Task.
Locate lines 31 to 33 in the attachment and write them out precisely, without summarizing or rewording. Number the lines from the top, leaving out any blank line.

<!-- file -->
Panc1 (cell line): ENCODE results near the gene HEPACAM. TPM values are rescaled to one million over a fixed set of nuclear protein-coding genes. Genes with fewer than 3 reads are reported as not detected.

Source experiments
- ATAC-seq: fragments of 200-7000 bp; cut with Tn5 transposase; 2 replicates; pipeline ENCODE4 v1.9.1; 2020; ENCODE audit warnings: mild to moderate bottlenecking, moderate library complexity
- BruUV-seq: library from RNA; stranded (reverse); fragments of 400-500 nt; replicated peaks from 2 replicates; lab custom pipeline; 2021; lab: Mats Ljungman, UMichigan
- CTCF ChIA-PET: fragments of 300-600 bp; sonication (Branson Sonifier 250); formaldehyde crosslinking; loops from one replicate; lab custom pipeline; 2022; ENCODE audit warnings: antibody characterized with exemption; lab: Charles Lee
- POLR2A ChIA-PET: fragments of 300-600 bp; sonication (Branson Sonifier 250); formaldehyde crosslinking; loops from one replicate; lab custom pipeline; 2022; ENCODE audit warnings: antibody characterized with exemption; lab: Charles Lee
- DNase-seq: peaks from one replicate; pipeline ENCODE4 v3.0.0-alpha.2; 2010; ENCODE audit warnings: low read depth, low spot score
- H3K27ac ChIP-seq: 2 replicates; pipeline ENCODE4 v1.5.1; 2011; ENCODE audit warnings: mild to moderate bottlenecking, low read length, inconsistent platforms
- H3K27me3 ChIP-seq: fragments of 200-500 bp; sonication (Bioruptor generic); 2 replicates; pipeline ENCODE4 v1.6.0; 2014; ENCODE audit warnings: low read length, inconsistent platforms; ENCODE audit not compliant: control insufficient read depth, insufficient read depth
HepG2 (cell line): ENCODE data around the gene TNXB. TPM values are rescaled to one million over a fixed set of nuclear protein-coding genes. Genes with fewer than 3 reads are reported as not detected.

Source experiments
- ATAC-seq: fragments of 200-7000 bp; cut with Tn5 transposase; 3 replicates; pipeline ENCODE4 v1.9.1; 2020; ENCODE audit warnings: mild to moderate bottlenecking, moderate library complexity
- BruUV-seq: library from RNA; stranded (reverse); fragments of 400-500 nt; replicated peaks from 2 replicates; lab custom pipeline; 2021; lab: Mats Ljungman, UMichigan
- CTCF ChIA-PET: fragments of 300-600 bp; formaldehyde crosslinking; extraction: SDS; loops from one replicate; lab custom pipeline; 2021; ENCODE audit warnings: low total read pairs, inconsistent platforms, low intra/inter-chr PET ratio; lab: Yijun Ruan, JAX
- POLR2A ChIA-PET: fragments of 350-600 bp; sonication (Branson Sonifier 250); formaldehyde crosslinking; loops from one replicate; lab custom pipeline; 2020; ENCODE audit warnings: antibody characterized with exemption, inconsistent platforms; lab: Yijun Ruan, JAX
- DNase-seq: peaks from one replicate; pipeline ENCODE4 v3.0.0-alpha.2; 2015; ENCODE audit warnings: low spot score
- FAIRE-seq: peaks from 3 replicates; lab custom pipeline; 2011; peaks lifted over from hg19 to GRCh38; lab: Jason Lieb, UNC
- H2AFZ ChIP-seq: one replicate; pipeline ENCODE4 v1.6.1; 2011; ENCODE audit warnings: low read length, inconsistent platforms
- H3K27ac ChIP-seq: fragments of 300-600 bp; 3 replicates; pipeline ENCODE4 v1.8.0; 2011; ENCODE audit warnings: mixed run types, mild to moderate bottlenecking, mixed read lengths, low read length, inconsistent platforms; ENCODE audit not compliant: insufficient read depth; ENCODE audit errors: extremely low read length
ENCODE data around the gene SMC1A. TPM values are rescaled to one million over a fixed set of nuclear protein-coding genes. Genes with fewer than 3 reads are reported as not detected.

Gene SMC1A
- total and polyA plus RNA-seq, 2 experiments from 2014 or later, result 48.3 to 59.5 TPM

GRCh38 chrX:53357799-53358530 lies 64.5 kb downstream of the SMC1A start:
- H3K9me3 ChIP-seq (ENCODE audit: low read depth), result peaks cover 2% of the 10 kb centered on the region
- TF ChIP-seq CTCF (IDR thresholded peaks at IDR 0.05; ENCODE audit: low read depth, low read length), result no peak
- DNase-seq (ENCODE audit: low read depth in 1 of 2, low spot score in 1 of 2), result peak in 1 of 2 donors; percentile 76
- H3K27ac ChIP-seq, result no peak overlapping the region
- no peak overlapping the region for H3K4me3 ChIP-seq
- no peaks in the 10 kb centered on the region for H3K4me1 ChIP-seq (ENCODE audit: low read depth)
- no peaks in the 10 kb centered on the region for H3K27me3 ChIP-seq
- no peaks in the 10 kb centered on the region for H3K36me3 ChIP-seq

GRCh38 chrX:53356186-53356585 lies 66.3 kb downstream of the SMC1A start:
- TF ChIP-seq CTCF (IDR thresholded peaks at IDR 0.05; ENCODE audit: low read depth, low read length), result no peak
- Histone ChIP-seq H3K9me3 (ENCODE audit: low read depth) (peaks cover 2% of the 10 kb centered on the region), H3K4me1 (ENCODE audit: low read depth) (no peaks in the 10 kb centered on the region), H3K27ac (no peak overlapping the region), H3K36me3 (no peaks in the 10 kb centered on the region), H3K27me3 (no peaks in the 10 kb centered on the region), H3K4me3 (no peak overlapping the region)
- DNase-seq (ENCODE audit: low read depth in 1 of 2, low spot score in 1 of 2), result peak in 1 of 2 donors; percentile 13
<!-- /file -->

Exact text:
- no peaks in the 10 kb centered on the region for H3K36me3 ChIP-seq

GRCh38 chrX:53356186-53356585 lies 66.3 kb downstream of the SMC1A start:
- TF ChIP-seq CTCF (IDR thresholded peaks at IDR 0.05; ENCODE audit: low read depth, low read length), result no peak